I recall a time when I a child with my friends at an amusement park. We stood in line for a brand new roller coaster heavily touted and advertised as being the tallest and fastest ride built to date – a milestone in engineering. The line is huge and stretches far beyond the hour time marker estimate. But this is the reason I’ve come. We’ve cycled through the turnstile and passed the heath disclaimers. After about fifteen minuets I look back to see how far we’ve come and see nothing more than a mass of snaking people anxiously occupying every crevice. All of a sudden I realize that I’m committed. In an instant my heart races and a lump grows in my throat inhibiting the ability to swallow. Turning back is not an option.
Welcome to my adult roller coaster. I had a similar moment a couple of hours into the Inca trail but with no full-body safety harness fit for Hannibal Lector. Faced with a growing concentration of steeper staircases I make the mistake of asking Ramiro, our guide, if there are ever injuries.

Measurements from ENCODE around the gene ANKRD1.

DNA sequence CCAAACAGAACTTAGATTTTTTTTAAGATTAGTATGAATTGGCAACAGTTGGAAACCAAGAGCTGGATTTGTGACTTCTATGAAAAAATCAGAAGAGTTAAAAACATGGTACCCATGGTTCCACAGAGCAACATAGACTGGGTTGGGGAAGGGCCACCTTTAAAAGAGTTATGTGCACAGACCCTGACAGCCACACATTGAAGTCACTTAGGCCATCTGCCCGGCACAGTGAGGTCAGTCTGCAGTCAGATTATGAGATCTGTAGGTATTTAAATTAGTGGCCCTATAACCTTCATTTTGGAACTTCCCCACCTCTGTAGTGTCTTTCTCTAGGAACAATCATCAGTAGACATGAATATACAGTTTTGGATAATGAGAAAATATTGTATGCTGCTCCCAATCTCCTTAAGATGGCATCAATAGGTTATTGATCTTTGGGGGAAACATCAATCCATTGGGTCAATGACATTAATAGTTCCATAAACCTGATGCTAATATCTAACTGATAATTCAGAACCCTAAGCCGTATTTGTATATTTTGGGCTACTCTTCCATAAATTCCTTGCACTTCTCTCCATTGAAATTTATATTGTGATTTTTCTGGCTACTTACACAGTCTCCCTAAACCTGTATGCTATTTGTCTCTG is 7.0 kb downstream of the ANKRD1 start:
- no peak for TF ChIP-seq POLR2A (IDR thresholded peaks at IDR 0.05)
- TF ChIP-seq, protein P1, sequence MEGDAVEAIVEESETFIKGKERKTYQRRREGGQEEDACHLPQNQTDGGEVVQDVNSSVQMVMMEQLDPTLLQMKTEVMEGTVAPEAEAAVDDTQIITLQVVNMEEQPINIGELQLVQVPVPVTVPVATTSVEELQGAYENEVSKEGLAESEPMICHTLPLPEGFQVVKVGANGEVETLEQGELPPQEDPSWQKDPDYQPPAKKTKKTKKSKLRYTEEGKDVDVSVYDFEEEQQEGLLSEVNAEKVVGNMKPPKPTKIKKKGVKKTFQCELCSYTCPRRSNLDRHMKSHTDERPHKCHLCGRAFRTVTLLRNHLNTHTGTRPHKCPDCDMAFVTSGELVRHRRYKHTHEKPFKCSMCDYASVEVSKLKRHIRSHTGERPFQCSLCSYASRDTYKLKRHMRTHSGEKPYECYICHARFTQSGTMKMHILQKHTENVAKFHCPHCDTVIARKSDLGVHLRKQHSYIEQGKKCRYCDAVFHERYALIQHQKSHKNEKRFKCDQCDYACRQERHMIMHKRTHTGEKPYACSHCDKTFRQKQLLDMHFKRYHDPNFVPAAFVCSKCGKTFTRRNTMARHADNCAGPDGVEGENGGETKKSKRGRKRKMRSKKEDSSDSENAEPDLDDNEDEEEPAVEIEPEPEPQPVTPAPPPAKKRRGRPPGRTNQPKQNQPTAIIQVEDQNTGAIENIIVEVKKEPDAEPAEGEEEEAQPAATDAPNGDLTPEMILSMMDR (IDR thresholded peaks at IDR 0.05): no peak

“Sure, sometimes,” he shrugs.
“Well . . . what happens with them?” I ask.
“We just move forward” he replies.
“Uhh . . . and what if they can’t keep going? What if the injury leaves them unable to walk?” I utter, increasingly breathless.
“Well then we send for help” he explains, “there are no helicopters or emergency options. We can use horses.” he states matter-of-factly. “Sometimes it is difficult.”
Ramiro was much more sure it would never happen to us than I. I’m sure his impeccable record and reputation with his cohorts depended on it. But I couldn’t be thinking about that I just needed to concentrate on remaining upright and not stepping on my ballooning pancho.